What a difference three months makes.
In December, the Federal Reserve announced a modest quarter-point increase in the Federal Funds interest rate and strongly suggested as many as four additional rate hikes could come in 2016.
The Fed had held rates at near 0% since late 2008, and with employment rising the Fed policymakers said it was time to get rates back to normal.
But in a speech Tuesday to the Economic Club of New York, Fed Chair Janet Yellen backed away from that aggressive move, saying the U.S. economy, while resilient, remains weak and there is no immediate threat of inflation.
Mixed reading on the economy
“Readings on the U.S. economy since the turn of the year have been somewhat mixed,” Yellen said in her speech. “On the one hand, many indicators have been quite favorable. The labor market has added an average of almost 230,000 jobs a month over the past three months.”
But on the other hand, she noted, manufacturing and net exports have continued to be hard hit by slow global growth and the significant appreciation of the dollar since 2014. These same global developments have also weighed on business investment by limiting firms' expected sales, she said.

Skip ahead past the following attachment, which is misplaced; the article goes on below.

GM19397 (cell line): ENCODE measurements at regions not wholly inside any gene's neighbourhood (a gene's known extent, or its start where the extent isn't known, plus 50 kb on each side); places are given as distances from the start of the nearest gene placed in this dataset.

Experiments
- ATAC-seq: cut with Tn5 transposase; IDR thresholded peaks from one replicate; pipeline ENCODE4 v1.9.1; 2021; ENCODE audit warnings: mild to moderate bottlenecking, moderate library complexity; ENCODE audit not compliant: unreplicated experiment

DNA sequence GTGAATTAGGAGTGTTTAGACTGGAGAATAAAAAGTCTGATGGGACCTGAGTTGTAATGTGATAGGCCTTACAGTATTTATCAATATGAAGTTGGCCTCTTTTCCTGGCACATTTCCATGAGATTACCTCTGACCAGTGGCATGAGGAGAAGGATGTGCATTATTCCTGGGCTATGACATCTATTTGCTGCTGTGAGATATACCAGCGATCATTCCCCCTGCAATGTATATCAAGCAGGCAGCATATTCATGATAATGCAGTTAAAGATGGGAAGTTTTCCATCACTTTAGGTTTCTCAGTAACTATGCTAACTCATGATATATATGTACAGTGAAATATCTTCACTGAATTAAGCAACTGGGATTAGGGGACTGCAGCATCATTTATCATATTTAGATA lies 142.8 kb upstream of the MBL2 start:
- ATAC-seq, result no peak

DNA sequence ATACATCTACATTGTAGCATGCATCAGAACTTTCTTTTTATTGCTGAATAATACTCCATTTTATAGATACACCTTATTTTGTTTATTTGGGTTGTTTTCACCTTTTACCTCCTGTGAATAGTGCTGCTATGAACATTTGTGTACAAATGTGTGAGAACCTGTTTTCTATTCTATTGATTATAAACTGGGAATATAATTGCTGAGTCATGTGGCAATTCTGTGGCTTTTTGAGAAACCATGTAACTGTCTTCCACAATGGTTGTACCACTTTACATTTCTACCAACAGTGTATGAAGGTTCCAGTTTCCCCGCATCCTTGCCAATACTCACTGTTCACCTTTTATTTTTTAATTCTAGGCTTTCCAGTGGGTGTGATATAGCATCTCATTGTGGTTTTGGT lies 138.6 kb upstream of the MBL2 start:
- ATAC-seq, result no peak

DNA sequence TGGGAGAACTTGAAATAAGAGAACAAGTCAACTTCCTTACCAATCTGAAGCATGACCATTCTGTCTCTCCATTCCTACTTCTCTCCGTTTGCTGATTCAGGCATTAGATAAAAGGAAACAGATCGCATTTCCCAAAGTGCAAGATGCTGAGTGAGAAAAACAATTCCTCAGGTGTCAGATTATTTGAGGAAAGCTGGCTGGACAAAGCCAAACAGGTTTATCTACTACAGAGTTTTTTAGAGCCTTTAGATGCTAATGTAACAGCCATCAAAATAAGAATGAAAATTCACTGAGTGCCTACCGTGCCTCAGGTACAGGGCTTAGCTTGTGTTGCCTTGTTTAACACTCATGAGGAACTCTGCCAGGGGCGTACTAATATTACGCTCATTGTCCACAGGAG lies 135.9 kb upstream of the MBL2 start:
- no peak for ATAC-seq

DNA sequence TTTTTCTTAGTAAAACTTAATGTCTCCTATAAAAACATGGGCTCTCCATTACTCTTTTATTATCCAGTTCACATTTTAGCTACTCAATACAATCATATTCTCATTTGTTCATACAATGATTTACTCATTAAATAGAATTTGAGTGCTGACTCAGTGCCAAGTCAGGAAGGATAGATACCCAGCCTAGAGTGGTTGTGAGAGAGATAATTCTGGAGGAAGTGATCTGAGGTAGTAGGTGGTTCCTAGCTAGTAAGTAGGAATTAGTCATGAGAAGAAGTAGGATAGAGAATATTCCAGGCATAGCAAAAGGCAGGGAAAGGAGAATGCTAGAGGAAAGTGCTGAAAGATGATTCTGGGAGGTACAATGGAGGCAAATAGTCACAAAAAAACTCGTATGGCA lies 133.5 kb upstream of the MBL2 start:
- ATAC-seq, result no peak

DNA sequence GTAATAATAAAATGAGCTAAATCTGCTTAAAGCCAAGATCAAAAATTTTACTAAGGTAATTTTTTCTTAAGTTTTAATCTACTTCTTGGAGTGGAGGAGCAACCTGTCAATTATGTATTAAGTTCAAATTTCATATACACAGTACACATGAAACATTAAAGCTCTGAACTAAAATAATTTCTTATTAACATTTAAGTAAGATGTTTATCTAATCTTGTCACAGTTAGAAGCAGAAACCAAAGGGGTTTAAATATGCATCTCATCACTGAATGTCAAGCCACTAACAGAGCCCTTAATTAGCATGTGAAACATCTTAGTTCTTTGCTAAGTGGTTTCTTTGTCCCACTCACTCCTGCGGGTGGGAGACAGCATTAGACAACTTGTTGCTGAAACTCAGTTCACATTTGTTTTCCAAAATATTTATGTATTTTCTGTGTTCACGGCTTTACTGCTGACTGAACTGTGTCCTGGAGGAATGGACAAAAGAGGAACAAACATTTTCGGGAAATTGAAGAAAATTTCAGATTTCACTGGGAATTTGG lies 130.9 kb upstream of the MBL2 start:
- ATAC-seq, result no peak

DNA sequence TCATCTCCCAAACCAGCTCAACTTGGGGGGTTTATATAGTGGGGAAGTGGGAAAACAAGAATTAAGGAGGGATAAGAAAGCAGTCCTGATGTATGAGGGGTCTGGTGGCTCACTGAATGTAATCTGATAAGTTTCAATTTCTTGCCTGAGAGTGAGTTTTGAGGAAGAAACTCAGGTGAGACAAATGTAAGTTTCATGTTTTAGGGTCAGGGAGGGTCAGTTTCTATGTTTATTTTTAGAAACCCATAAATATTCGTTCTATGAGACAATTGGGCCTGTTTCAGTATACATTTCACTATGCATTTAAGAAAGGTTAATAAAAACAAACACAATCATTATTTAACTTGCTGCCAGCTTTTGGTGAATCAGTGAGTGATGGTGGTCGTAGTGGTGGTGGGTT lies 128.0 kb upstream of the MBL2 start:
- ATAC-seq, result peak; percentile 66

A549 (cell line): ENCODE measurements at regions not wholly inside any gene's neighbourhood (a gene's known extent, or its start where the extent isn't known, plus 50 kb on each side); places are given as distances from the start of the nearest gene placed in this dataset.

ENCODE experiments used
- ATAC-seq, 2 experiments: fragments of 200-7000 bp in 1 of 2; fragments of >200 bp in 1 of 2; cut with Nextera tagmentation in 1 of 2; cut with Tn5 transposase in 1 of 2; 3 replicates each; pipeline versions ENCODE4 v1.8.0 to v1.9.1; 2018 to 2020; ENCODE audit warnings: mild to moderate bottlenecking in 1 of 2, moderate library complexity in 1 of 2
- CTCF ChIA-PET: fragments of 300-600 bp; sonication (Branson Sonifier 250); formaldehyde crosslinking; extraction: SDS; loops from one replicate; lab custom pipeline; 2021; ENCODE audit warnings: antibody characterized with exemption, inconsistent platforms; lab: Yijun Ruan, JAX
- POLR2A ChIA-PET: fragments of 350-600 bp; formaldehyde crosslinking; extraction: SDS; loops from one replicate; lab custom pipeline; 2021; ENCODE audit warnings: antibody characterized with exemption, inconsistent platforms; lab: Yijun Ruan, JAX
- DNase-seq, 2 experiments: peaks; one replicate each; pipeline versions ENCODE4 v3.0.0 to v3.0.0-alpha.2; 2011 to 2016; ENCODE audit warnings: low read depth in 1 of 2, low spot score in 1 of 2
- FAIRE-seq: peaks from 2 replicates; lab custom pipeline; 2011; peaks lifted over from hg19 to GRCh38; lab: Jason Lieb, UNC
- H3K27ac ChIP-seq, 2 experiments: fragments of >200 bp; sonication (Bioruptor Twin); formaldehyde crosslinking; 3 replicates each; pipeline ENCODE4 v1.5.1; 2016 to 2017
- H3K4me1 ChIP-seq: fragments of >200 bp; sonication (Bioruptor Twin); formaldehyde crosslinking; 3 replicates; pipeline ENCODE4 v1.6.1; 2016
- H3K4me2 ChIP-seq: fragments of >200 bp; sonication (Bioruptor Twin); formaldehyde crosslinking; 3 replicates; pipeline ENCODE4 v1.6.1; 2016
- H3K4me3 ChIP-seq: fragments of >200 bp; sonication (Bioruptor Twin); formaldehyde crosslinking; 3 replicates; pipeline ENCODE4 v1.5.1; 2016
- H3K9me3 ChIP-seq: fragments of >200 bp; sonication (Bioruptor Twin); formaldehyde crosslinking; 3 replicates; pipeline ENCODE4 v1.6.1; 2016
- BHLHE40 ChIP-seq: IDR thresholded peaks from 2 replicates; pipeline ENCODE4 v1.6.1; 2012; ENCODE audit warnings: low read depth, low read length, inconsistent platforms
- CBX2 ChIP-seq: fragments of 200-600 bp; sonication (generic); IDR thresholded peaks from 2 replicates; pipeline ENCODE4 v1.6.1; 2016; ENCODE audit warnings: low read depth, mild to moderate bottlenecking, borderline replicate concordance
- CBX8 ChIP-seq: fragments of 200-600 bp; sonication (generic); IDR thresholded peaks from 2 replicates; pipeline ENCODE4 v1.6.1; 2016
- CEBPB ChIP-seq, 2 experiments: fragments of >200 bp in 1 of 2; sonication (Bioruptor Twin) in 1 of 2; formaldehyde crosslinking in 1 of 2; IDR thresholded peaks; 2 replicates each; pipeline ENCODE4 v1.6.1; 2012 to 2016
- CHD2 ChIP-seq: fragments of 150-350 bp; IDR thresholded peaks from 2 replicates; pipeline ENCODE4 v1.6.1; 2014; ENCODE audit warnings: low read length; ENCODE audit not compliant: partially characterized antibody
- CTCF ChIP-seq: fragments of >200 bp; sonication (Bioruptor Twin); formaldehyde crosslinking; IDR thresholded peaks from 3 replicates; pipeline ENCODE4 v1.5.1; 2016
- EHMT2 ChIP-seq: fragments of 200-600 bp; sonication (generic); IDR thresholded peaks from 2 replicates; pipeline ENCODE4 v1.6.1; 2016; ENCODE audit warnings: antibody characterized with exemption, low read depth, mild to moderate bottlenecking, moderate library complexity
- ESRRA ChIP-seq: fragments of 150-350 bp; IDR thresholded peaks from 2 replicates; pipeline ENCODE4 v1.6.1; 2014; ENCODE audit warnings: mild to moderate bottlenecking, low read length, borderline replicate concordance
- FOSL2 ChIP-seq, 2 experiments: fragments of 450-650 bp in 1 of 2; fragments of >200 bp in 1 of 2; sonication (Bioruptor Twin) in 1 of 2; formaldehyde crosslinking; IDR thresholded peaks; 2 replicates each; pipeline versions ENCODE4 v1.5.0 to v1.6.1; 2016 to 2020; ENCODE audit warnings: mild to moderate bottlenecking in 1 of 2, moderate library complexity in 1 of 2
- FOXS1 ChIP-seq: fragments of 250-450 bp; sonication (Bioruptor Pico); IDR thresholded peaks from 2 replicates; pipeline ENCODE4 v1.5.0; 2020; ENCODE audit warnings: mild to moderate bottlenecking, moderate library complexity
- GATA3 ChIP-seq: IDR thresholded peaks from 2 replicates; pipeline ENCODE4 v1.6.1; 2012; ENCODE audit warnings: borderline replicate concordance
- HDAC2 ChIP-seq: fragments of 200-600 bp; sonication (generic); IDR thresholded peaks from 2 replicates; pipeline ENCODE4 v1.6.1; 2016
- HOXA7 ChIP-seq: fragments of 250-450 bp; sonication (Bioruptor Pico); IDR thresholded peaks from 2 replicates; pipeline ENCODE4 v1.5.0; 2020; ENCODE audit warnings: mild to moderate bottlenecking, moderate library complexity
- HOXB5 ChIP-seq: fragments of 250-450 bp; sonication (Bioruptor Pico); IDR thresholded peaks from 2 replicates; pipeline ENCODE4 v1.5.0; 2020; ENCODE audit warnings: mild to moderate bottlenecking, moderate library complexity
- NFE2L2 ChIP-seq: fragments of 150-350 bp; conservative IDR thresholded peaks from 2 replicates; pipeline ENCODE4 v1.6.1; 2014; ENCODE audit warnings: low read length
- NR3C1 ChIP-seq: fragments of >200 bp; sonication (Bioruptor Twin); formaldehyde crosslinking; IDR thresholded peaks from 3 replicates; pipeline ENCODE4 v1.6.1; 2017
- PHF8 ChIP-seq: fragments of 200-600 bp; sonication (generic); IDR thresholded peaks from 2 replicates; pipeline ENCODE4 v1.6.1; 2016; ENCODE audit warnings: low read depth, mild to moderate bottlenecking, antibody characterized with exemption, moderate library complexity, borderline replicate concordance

Translation: the economy is barely growing, and raising interest rates – normally something the Fed does only when inflation begins to emerge as a threat – doesn't make sense. It especially doesn't make sense when the rest of the world is lowering rates.
The rates that matter
As several pundits have pointed out in the wake of the speech, the Federal Funds rate is the only interest rate the Fed really controls. The bond market sets the rates that really matter, and since December's Fed hike, bond rates have all been going lower – suggesting the market's belief that the economy is slowing, not heating up.
Bond rates tend to affect consumers most – from long-term rates on mortgages to shorter term rates on auto loans.
For investors, the Fed action is much more significant. The stock market loves low interest rates, which make it cheaper for companies to buy back their stock, pushing stock prices higher.
With rates staying where they are, current stock valuations may hold up a while longer. The Fed not raising rates can also be expected to boost the price of gold, which has rallied off its lows in recent weeks.
And if the dollar continues to soften because rate hikes have been taken off the table, it will probably lift the price of oil, and in turn make it more expensive for consumers to fill-up at the pump.